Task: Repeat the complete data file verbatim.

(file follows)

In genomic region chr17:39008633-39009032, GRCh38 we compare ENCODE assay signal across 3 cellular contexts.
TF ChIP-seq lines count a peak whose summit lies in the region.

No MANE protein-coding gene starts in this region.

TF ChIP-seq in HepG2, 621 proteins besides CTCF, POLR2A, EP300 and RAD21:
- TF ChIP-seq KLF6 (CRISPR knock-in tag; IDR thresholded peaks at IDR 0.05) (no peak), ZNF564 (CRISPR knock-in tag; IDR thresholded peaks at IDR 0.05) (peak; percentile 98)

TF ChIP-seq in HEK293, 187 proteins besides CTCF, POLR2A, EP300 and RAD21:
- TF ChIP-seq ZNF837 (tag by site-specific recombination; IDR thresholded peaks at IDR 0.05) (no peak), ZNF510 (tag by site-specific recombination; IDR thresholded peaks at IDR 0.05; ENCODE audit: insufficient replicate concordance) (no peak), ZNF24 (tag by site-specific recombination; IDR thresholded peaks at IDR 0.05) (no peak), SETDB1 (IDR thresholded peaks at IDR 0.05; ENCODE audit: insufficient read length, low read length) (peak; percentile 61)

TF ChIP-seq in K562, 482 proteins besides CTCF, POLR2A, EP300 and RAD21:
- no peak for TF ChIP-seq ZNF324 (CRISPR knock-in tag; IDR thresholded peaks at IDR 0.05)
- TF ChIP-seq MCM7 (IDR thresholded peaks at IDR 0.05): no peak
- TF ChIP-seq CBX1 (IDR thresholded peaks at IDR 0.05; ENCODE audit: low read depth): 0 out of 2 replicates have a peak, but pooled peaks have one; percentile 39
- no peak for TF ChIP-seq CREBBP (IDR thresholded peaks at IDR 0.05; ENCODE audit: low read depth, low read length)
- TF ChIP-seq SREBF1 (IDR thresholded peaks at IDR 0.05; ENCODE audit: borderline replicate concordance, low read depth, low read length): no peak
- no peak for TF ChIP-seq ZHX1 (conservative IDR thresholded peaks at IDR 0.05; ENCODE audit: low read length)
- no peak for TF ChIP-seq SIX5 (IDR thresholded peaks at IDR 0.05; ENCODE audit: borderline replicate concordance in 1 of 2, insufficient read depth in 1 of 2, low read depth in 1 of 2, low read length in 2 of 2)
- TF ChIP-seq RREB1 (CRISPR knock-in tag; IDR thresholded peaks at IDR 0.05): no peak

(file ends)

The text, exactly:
In genomic region chr17:39008633-39009032, GRCh38 we compare ENCODE assay signal across 3 cellular contexts.
TF ChIP-seq lines count a peak whose summit lies in the region.

No MANE protein-coding gene starts in this region.

TF ChIP-seq in HepG2, 621 proteins besides CTCF, POLR2A, EP300 and RAD21:
- TF ChIP-seq KLF6 (CRISPR knock-in tag; IDR thresholded peaks at IDR 0.05) (no peak), ZNF564 (CRISPR knock-in tag; IDR thresholded peaks at IDR 0.05) (peak; percentile 98)

TF ChIP-seq in HEK293, 187 proteins besides CTCF, POLR2A, EP300 and RAD21:
- TF ChIP-seq ZNF837 (tag by site-specific recombination; IDR thresholded peaks at IDR 0.05) (no peak), ZNF510 (tag by site-specific recombination; IDR thresholded peaks at IDR 0.05; ENCODE audit: insufficient replicate concordance) (no peak), ZNF24 (tag by site-specific recombination; IDR thresholded peaks at IDR 0.05) (no peak), SETDB1 (IDR thresholded peaks at IDR 0.05; ENCODE audit: insufficient read length, low read length) (peak; percentile 61)

TF ChIP-seq in K562, 482 proteins besides CTCF, POLR2A, EP300 and RAD21:
- no peak for TF ChIP-seq ZNF324 (CRISPR knock-in tag; IDR thresholded peaks at IDR 0.05)
- TF ChIP-seq MCM7 (IDR thresholded peaks at IDR 0.05): no peak
- TF ChIP-seq CBX1 (IDR thresholded peaks at IDR 0.05; ENCODE audit: low read depth): 0 out of 2 replicates have a peak, but pooled peaks have one; percentile 39
- no peak for TF ChIP-seq CREBBP (IDR thresholded peaks at IDR 0.05; ENCODE audit: low read depth, low read length)
- TF ChIP-seq SREBF1 (IDR thresholded peaks at IDR 0.05; ENCODE audit: borderline replicate concordance, low read depth, low read length): no peak
- no peak for TF ChIP-seq ZHX1 (conservative IDR thresholded peaks at IDR 0.05; ENCODE audit: low read length)
- no peak for TF ChIP-seq SIX5 (IDR thresholded peaks at IDR 0.05; ENCODE audit: borderline replicate concordance in 1 of 2, insufficient read depth in 1 of 2, low read depth in 1 of 2, low read length in 2 of 2)
- TF ChIP-seq RREB1 (CRISPR knock-in tag; IDR thresholded peaks at IDR 0.05): no peak